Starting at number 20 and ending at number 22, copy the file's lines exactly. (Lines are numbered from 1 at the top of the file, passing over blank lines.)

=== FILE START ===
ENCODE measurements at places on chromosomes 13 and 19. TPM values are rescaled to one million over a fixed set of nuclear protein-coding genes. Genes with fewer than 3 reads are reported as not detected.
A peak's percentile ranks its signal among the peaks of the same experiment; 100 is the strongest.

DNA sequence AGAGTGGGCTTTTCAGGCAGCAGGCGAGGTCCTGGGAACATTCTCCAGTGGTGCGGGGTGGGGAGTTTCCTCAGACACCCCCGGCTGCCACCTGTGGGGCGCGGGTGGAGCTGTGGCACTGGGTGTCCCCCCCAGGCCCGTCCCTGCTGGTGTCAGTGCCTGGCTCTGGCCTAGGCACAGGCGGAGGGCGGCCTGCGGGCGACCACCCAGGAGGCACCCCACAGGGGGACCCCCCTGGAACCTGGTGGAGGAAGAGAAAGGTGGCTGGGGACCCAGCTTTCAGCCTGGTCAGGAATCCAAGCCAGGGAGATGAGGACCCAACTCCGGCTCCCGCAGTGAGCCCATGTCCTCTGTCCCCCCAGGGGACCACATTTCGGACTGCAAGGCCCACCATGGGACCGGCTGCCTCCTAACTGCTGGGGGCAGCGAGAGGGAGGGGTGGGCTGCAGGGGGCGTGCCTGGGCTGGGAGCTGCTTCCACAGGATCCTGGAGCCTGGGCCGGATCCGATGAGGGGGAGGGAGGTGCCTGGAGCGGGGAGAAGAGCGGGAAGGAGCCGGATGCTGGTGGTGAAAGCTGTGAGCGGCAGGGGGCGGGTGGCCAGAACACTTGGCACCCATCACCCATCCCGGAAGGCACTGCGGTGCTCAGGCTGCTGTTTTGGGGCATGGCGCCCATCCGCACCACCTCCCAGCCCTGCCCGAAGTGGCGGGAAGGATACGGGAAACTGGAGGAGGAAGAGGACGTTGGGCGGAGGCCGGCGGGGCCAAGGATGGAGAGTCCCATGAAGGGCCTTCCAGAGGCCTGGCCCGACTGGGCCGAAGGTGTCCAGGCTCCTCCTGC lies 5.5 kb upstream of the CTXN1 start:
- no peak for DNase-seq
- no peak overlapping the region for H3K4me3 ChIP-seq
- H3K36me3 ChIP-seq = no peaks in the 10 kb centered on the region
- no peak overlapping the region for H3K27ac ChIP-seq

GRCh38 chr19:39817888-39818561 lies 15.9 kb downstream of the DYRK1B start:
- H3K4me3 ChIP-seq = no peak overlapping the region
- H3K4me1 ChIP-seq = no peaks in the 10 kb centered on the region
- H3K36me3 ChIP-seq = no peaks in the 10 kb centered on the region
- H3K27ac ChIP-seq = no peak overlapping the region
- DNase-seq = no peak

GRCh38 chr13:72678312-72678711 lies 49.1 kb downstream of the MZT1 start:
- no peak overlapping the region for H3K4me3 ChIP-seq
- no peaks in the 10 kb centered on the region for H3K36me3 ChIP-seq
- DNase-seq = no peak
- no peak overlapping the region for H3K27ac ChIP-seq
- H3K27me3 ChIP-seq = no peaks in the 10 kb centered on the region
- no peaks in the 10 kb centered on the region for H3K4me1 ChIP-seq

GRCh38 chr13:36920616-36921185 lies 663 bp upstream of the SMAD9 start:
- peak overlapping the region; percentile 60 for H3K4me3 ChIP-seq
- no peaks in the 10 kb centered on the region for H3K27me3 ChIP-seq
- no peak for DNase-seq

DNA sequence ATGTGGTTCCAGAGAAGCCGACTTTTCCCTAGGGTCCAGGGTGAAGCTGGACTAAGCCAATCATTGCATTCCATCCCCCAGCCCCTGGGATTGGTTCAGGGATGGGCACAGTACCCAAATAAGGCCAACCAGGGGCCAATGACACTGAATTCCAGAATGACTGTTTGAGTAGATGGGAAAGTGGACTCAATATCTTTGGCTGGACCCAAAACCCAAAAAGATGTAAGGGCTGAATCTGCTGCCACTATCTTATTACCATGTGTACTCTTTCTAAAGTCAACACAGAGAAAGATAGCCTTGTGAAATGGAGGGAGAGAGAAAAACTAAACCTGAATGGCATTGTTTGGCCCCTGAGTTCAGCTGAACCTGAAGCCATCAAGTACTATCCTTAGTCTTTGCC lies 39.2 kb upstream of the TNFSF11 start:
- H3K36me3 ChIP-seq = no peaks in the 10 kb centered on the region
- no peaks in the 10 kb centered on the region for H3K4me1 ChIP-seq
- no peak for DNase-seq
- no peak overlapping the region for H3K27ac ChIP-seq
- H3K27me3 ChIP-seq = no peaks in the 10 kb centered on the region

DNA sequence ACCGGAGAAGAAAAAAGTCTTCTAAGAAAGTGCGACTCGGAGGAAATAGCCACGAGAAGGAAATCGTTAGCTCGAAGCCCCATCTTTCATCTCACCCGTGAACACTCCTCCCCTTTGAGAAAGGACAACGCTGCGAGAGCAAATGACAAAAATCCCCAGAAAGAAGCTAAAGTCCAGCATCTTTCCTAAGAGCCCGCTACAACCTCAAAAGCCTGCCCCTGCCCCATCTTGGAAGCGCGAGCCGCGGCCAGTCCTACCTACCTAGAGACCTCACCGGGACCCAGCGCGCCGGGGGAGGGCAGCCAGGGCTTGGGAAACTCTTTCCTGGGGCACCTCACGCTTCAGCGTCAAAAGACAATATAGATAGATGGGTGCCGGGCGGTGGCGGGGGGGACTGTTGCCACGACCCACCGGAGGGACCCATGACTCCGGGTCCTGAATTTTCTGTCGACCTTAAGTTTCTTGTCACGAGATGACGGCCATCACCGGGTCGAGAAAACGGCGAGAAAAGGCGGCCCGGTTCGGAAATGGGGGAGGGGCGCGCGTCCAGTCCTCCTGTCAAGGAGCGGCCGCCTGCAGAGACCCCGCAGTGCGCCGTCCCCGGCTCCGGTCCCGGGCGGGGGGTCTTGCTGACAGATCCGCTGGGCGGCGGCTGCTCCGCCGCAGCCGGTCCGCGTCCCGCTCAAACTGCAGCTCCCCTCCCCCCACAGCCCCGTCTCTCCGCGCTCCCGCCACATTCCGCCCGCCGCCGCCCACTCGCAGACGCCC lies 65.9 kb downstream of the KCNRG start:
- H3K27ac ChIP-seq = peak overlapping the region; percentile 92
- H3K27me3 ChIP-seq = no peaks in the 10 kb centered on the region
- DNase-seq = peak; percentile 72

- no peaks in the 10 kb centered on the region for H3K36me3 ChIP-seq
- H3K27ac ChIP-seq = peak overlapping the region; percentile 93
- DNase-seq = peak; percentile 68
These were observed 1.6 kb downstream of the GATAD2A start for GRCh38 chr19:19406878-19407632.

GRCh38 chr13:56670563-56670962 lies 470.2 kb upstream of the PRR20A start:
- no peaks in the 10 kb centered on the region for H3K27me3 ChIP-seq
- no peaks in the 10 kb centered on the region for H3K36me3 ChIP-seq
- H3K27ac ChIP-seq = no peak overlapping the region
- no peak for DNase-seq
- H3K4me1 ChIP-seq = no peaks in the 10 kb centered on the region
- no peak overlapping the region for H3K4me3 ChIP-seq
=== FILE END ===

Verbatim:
- no peaks in the 10 kb centered on the region for H3K4me1 ChIP-seq

GRCh38 chr13:36920616-36921185 lies 663 bp upstream of the SMAD9 start:
- peak overlapping the region; percentile 60 for H3K4me3 ChIP-seq